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[1219a] [1] This is clear from induction, for we posit this in all cases: for instance, there is a goodness that belongs to a coat, for a coat has a particular function and use, and the best state of a coat is its goodness; and similarly with a ship and a house and the rest. So that the same is true also of the spirit, for it has a work of its own. And therefore let us assume that the better the state is the better is the work of that state, and that as states stand in relation to one another so do the works that result from them. And the work of each thing is its End; from this, therefore, it is plain that the work is a greater good than the state, for the End is the best as being an End, since the greatest good is assumed as an End and as the ultimate object for the sake of which all the other things exist. It is clear, therefore, that the work is a greater good than the state and disposition. But the term 'work' has two meanings; for some things have a work that is something different from the employment of them, for instance the work of architecture is a house, not the act of building, that of medicine health, not the process of healing or curing, whereas with other things their work is the process of using them, for instance the work of sight is the act of seeing, that of mathematical science the contemplation of mathematical truths. So it follows that with the things whose work is the employment of them, the act of employing them must be of more value than the state of possessing them.

And these points having been decided in this way, [20] we say that the same work belongs to a thing and to its goodness (although not in the same way): for example, a shoe is the work of the art of shoemaking and of the act of shoemaking; so if there is such a thing as shoemaking goodness and a good shoemaker, their work is a good shoe; and in the same way in the case of the other arts also.

Again, let us grant that the work of the spirit is to cause life, and that being alive is employment and being awake (for sleep is a kind of inactivity and rest); with the consequence that since the work of the spirit and that of its goodness are necessarily one and the same, the work of goodness would be good life. Therefore this is the perfect good, which as we saw is happiness. And it is clear from the assumptions laid down (for we said that happiness is the greatest good and that the Ends or the greatest of goods are in the spirit, but things in the spirit are either a state or an activity) that, since an activity is a better thing than a disposition and the best activity than the best state, and since goodness is the best state, the activity of goodness is the spirit's greatest good. But also we saw that the greatest good is happiness. Therefore happiness is the activity of a good spirit. And since we saw1 that happiness is something perfect, and life is either perfect or imperfect, and the same with goodness (for some goodness is a whole and some a part), but the activity of imperfect things is imperfect, it would follow that happiness is an activity of perfect life in accordance with perfect goodness.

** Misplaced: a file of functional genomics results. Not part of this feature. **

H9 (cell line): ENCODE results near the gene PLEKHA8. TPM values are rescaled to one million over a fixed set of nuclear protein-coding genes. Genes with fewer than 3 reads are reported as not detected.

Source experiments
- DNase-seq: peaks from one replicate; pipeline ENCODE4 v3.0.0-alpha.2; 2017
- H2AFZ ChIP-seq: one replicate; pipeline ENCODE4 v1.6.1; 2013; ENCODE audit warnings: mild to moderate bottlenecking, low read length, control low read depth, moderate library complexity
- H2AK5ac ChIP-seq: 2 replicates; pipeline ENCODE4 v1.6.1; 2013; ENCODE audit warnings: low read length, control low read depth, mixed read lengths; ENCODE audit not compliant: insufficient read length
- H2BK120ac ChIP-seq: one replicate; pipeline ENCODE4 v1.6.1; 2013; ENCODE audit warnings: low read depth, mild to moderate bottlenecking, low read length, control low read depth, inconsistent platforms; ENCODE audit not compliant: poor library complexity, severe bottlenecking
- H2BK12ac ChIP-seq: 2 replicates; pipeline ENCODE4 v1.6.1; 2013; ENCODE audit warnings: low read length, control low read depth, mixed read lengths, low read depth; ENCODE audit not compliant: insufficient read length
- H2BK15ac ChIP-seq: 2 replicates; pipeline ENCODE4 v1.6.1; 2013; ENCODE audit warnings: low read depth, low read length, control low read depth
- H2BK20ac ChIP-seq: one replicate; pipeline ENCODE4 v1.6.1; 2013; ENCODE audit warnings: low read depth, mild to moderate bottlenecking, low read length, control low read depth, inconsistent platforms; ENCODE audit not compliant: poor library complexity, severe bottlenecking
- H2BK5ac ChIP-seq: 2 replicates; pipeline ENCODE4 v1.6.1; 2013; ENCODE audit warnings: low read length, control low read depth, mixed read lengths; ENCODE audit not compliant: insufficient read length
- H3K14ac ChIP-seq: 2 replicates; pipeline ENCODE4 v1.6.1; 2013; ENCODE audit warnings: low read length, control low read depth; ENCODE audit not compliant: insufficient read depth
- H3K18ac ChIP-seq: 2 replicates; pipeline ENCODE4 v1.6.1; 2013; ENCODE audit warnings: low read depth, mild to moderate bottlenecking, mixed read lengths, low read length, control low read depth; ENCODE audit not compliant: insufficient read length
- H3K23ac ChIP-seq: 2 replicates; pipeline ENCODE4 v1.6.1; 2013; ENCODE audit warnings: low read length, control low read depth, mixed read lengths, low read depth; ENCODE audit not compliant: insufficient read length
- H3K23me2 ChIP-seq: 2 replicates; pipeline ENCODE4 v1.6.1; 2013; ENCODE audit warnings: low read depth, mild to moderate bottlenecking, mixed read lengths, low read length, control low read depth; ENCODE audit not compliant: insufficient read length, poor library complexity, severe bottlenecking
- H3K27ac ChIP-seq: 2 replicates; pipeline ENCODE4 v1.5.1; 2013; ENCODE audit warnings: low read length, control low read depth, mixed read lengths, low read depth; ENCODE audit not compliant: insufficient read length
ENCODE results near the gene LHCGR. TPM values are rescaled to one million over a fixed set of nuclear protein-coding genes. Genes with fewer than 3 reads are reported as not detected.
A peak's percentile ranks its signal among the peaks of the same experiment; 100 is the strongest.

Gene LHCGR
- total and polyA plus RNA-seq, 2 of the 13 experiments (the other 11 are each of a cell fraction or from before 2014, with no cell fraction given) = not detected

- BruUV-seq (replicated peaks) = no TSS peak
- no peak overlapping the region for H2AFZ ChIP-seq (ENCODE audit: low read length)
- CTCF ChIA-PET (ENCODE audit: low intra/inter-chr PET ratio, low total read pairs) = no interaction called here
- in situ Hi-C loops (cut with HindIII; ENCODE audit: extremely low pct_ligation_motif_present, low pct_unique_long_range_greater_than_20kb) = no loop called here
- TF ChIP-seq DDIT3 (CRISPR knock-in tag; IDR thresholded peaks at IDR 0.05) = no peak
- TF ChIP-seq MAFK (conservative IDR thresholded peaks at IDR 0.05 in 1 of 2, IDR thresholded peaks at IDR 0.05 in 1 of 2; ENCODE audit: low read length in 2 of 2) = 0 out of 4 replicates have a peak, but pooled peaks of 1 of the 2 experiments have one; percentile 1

And that our classification and definition of it are correct is evidenced by opinions that we all hold.

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  • Cross-references in notes from this page (1):
    • Aristotle, Eudemian Ethics, 1.1218b
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